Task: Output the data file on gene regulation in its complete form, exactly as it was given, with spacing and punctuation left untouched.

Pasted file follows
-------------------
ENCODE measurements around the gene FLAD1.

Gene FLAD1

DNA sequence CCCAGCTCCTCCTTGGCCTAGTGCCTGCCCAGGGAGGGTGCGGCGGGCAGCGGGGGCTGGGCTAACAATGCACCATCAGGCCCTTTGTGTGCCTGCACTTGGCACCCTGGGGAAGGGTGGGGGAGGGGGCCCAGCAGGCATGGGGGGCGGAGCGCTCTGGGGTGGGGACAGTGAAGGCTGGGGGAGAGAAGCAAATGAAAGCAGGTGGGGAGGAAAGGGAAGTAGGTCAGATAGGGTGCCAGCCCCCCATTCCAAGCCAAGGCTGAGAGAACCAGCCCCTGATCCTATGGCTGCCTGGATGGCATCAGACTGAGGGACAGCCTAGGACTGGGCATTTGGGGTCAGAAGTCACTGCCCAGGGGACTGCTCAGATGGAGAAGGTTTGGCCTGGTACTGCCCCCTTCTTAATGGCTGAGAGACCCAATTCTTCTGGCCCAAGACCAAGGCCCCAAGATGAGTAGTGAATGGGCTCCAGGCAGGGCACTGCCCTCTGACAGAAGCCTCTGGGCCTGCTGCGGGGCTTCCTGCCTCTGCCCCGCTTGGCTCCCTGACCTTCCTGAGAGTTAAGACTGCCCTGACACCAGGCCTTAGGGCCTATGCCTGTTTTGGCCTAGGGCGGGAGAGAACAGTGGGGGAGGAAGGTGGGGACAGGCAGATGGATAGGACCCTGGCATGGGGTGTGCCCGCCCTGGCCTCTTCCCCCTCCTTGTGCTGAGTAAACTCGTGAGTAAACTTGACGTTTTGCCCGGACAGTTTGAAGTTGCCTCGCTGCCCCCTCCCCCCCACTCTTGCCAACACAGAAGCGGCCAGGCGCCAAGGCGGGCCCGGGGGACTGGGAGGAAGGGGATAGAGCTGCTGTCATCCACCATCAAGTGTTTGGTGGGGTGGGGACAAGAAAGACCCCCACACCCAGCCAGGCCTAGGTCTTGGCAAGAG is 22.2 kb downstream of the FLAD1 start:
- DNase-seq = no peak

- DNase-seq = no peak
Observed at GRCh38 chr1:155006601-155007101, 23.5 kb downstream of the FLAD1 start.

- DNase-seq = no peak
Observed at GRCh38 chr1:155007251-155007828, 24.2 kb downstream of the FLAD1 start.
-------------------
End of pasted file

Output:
ENCODE measurements around the gene FLAD1.

Gene FLAD1

DNA sequence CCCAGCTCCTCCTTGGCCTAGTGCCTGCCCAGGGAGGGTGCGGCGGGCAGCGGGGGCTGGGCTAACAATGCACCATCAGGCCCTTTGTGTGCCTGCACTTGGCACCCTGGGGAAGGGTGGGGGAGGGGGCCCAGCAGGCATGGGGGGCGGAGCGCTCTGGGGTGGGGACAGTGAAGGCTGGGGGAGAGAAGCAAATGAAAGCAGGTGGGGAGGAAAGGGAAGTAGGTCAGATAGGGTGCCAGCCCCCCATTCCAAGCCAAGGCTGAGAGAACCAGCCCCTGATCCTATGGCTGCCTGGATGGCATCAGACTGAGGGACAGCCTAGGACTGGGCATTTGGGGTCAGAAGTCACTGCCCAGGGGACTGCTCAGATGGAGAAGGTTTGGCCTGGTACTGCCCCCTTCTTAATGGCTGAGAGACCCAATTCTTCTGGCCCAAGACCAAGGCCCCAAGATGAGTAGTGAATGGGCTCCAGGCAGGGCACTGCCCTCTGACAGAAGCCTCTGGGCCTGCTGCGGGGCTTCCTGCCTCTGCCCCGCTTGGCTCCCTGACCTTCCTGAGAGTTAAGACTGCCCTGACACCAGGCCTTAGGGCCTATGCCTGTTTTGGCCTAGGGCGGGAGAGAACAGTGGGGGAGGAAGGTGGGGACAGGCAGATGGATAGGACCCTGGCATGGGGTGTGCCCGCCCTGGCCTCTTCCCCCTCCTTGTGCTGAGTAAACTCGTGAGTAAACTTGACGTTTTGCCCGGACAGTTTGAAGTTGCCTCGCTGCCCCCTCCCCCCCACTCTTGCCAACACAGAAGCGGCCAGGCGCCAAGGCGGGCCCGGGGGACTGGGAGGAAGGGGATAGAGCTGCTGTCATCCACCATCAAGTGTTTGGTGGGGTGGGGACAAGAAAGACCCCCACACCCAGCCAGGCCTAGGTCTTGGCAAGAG is 22.2 kb downstream of the FLAD1 start:
- DNase-seq = no peak

- DNase-seq = no peak
Observed at GRCh38 chr1:155006601-155007101, 23.5 kb downstream of the FLAD1 start.

- DNase-seq = no peak
Observed at GRCh38 chr1:155007251-155007828, 24.2 kb downstream of the FLAD1 start.